Filing for IRA-based plans - Some plan sponsors incorrectly filed Forms 5500-EZ for their Simplified Employee Pension Plan (SEP) or Savings Incentive Match Plan for Employees Plan (SIMPLE). SEPs and SIMPLEs are IRA- based plans that don’t have a Form 5500-series filing requirement. Instead, the financial institution or trustee files Form 5498, IRA Contribution InformationPDF.

Rounding - We found some plan sponsors didn’t use whole dollars for financial information.

Don’t enter cents or use a period or comma after the whole dollar amount. If assets aren’t rounded, we may read them as being greater than $250,000 when they’re not. For example, enter $220,069.42 as 220069 instead of 220069.42 or 220,069.42.

EIN Errors - Some sponsors didn’t use their 9-digit employer identification number (EIN) to file their Forms 5500-EZ or used the incorrect EIN because they:

  • Transposed digits
  • Used too many or too few digits
  • Used a prior EIN after an entity change (for example, after changing a partnership to limited liability company)
  • Used a social security number instead of an EIN
  • Used the trust’s EIN instead of the plan sponsor’s EIN


If you or your clients didn’t file required Forms 5500-EZ, we encourage you to use our penalty relief program per Revenue Procedure 2015-32 to catch up.

If you find errors on a return or information report, fix these errors promptly by amending the return or filing a corrected information report. There’s no fee to amend a Form 5500-EZ.

If you find other plan errors, encourage your clients to fix them using our Employee Plans Compliance Resolution System (EPCRS). Because a compliance check isn’t an examination, your clients can still correct certain form and operational mistakes by using EPCRS.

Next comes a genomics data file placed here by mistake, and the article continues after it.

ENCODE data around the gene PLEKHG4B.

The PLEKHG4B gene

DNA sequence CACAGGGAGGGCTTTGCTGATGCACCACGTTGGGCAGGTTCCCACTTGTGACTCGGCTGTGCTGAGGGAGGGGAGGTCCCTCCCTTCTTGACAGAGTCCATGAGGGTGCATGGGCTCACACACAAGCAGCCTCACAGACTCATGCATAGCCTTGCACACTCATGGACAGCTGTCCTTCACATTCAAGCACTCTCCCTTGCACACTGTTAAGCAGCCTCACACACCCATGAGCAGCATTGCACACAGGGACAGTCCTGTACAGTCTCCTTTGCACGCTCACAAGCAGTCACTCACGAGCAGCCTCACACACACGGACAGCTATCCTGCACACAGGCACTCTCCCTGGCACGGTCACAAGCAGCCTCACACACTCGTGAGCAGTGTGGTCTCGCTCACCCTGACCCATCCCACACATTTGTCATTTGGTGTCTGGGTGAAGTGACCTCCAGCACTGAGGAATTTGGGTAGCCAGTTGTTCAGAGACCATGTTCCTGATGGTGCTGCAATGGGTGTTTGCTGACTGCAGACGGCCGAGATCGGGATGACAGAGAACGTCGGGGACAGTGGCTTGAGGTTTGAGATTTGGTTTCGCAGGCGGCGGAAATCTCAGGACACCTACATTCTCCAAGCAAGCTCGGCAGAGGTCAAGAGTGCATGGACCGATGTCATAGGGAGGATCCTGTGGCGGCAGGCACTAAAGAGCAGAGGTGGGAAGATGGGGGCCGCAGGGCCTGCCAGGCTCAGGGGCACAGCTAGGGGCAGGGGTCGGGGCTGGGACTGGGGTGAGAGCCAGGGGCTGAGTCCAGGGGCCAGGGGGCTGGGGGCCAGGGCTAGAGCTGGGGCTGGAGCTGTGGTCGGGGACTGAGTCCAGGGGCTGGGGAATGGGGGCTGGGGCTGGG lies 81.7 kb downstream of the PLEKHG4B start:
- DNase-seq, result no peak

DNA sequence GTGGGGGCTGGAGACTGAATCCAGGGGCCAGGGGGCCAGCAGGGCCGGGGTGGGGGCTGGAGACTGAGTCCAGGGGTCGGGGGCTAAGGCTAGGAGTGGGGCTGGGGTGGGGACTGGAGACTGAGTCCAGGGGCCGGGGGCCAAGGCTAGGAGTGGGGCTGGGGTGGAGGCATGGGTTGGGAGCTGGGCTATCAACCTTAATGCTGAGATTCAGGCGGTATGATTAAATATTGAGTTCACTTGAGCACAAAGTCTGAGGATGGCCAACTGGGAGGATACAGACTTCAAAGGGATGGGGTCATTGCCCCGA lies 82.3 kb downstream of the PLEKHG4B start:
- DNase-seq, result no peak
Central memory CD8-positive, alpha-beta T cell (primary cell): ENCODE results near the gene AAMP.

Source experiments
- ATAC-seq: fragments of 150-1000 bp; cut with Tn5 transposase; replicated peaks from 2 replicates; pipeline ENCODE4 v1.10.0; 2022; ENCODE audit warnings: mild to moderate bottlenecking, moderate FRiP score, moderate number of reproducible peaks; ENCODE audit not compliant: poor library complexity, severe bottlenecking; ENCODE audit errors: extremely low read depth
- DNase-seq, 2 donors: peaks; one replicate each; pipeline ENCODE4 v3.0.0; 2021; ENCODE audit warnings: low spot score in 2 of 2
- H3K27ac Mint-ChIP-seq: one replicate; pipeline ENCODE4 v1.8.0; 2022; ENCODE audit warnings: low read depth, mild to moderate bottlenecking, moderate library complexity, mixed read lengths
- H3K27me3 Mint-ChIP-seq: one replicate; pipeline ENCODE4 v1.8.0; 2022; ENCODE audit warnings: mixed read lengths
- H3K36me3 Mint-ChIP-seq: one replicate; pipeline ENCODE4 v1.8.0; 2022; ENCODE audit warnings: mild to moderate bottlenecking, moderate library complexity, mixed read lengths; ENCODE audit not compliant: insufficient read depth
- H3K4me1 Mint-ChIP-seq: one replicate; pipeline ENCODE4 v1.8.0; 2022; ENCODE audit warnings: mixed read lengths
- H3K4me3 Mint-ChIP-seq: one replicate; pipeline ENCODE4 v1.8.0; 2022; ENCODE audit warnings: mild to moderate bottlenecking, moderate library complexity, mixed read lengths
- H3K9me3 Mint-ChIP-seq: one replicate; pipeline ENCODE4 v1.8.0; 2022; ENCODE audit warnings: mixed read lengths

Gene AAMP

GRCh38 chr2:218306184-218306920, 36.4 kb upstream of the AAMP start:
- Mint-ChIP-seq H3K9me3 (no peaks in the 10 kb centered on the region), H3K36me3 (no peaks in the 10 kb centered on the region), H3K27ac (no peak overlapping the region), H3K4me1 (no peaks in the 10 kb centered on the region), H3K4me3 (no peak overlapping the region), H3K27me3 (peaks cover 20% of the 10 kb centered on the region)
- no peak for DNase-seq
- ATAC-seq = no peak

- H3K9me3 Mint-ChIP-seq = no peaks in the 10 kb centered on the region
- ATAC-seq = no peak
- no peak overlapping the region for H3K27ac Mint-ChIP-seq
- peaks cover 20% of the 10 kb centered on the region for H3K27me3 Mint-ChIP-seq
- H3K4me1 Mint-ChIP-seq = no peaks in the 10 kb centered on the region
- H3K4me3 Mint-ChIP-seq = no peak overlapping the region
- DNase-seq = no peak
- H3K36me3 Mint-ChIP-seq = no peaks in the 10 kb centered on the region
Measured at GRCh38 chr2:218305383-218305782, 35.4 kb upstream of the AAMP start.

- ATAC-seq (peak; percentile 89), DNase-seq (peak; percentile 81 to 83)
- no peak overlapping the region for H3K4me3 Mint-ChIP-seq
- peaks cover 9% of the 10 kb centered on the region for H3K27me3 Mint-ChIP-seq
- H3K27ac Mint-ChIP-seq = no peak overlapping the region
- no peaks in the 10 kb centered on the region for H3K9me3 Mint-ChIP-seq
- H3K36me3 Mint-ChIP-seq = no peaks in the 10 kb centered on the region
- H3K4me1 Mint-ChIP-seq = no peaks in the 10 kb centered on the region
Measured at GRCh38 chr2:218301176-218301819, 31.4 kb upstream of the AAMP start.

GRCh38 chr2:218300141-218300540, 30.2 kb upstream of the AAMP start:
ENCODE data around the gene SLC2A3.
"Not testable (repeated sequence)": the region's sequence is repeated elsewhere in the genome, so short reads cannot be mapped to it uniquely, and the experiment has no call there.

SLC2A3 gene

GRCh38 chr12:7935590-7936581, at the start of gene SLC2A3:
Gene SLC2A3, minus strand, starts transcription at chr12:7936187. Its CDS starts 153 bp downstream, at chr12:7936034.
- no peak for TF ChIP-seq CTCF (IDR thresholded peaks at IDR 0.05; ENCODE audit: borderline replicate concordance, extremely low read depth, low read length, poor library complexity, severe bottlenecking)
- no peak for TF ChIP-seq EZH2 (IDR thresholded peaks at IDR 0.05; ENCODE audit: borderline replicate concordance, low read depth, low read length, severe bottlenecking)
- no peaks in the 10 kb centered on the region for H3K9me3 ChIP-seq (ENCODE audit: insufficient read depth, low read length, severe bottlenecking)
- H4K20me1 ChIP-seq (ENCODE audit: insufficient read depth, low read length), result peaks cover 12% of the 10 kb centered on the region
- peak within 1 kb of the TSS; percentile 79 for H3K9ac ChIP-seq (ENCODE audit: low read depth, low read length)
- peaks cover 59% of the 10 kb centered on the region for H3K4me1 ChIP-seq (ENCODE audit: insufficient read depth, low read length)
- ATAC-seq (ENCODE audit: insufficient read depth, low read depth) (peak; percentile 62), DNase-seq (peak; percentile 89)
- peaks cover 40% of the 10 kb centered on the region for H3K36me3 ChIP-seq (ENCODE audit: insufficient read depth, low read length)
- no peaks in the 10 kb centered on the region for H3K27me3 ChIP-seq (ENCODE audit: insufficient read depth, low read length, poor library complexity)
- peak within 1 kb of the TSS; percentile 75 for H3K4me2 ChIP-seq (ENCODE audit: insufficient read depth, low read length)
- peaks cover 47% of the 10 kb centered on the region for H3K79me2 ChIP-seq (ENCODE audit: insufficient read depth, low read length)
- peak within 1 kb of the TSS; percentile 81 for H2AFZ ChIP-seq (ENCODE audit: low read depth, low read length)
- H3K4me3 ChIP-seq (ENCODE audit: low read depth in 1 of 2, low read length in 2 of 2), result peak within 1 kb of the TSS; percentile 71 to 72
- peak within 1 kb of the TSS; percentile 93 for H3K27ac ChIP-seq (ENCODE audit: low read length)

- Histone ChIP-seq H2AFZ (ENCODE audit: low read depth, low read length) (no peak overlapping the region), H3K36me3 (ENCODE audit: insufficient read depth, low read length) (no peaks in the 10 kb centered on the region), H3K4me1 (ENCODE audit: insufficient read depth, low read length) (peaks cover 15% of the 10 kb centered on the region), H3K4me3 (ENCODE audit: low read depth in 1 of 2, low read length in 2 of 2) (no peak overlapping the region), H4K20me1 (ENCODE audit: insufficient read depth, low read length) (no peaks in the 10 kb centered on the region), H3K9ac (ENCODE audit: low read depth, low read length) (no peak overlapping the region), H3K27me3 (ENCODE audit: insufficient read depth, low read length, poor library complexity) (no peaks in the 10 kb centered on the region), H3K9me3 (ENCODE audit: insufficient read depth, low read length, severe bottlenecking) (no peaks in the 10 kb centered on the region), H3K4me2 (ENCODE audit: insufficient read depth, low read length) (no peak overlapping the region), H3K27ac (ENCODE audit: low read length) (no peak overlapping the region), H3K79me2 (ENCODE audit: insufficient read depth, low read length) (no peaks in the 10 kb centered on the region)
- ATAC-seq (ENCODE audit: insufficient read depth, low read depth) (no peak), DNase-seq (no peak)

It’s very important that you alert your clients to review their end-of-year plan assets for all of their one-participant plans so they are current on their Form 5500-EZ filings. If you prepare or file the Forms 5500-EZ for your clients, ensure you have administrative procedures in place to remind you of the filing requirement when combined plan assets exceed $250,000.

Planning Tips

Maintaining retirement plan records until the trust or IRA has distributed all benefits and enough time has passed that the plan won’t be audited, is not only good business practice, it’s required. We encourage you to suggest that your clients keep copies of their Forms 5500-EZ.

In a previous EPCU project, Rollovers as Business Start-Up (ROBS), we determined that a large reason many plan sponsors weren’t filing required Forms 5500-EZ was that they and their advisers incorrectly interpreted an exemption to the filing requirement for ROBS plans. The filing exemption only applies if combined one-participant plan assets are less than $250,000 and the plan provides deferred compensation solely for an individual, or an individual and his or her spouse (or partners and their spouses) who wholly own a trade or business, whether incorporated or unincorporated. In ROBS arrangements (the plan not the individual) owns the trade or business. Therefore, this filing exemption doesn’t apply and ROBS plan sponsors are required to file Form 5500-series returns.

Contact us

If you have questions about the Form 5500-EZ First Return Filer project, email us and include “Form 5500-EZ First Return Filer” in the subject line. Make sure you include your phone number and the best time to reach you, and we’ll contact you with answers. We can’t respond by email. For retirement plan questions not related to EPCU projects, please visit Customer Account Services.

Additional resources

We have many resources to help you keep your retirement plan compliant. Our resources can help you find and fix errors and avoid making them in the future.